GENEVA (Reuters) - The United Nations human rights office called on Thursday for more light to be shed on the Saudi-led coalition air strikes in Yemen and for violations including attacks on hospitals to be punished. "The coalition shared with us their internal investigation. And our observation as an office (is), we need to see more transparency in terms of these investigations," Mohammad Ali Alnsour, chief of the Middle East and North Africa section of the U.N. human rights office, told a briefing in Geneva. "The compensation of the victims is an important element but it is not the only element. We think there should be a kind of accountability and these violations not to be repeated again." Coalition air strikes are responsible for the largest part of the 3,799 civilians killed so far in Yemen and it has committed other violations that may contravene international law, the U.N. office said in a report earlier on Thursday. (Reporting by Stephanie Nebehay; editing by John Stonestreet)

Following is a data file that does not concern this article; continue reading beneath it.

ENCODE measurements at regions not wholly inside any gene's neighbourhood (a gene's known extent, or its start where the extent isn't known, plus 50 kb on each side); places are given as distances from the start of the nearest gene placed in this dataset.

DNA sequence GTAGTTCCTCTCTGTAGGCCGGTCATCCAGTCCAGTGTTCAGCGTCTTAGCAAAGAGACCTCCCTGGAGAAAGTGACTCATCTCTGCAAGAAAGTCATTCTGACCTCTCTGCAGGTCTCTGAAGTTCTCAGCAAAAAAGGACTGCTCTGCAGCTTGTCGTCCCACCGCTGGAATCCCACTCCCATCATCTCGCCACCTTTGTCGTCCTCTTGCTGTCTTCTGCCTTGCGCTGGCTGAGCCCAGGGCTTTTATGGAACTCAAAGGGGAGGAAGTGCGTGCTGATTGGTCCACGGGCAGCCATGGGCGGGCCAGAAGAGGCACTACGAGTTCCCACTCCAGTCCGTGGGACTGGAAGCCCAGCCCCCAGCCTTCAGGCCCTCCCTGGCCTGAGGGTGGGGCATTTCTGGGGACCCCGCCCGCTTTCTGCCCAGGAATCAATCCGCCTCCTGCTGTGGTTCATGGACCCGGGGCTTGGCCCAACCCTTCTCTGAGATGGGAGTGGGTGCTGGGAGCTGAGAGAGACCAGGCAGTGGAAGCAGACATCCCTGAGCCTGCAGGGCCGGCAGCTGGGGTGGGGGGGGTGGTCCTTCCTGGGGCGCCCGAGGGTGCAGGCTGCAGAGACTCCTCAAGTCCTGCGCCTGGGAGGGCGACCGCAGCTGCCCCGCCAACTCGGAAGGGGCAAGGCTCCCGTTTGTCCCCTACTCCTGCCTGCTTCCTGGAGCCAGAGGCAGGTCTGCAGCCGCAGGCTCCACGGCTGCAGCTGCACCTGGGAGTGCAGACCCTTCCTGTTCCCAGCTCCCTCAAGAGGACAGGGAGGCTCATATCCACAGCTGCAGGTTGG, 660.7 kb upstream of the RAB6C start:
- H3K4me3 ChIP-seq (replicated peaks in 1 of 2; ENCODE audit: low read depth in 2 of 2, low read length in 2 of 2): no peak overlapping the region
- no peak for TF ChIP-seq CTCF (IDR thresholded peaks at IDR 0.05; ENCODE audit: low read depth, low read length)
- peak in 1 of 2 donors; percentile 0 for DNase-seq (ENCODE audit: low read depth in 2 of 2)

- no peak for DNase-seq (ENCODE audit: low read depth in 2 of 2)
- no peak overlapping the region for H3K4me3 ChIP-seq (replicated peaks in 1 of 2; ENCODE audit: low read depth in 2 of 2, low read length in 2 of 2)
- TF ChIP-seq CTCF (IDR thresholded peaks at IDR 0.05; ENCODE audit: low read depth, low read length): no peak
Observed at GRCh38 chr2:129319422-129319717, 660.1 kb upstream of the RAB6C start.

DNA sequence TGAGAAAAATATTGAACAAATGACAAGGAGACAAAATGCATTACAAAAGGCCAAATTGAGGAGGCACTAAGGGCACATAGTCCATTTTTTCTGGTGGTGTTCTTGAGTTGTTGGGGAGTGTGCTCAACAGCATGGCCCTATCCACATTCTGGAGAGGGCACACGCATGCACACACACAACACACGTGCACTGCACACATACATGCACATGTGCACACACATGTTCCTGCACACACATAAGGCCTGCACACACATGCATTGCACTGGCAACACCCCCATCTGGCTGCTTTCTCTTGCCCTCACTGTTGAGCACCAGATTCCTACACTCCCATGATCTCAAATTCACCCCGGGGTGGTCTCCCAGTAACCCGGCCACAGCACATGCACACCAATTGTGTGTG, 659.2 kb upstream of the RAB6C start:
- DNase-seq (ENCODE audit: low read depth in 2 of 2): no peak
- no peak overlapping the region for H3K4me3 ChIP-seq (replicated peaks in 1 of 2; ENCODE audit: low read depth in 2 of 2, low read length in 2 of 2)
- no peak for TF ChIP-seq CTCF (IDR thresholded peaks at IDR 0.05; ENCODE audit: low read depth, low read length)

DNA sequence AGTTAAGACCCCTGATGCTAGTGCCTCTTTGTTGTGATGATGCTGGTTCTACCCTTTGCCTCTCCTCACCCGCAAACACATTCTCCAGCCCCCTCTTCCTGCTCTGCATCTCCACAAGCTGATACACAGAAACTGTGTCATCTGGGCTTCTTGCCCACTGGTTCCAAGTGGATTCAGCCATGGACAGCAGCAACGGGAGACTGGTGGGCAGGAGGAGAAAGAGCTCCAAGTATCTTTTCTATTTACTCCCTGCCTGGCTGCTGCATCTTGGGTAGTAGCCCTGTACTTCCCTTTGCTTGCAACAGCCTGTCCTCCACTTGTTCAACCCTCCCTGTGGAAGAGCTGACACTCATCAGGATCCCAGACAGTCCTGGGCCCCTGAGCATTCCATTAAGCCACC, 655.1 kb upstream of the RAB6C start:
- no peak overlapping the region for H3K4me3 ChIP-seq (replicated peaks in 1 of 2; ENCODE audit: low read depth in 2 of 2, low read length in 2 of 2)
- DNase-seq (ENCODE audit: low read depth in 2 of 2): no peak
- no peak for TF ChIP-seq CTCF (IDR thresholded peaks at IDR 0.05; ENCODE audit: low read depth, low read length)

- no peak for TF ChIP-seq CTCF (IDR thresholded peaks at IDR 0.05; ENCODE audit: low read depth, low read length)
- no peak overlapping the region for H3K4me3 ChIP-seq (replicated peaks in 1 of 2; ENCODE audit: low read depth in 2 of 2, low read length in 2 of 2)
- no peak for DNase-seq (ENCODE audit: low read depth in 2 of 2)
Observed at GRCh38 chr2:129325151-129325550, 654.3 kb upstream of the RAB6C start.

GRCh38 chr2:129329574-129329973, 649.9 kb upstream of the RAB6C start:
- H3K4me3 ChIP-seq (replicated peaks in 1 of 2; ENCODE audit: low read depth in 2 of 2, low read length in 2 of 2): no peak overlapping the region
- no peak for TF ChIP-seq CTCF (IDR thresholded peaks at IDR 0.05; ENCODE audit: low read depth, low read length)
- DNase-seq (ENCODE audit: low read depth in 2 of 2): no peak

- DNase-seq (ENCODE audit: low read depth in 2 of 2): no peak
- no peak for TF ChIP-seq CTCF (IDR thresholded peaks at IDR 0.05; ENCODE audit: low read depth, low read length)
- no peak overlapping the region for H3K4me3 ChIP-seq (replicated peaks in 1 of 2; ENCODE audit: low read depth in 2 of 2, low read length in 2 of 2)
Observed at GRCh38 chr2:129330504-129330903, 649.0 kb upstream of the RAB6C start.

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“100 million shots in 100 days” won’t be enough to end the pandemic. Can Jeff Zients do better?
- NBC News
Jenna Ryan was charged last week after federal authorities said she breached the Capitol on Jan. 6.
- The Telegraph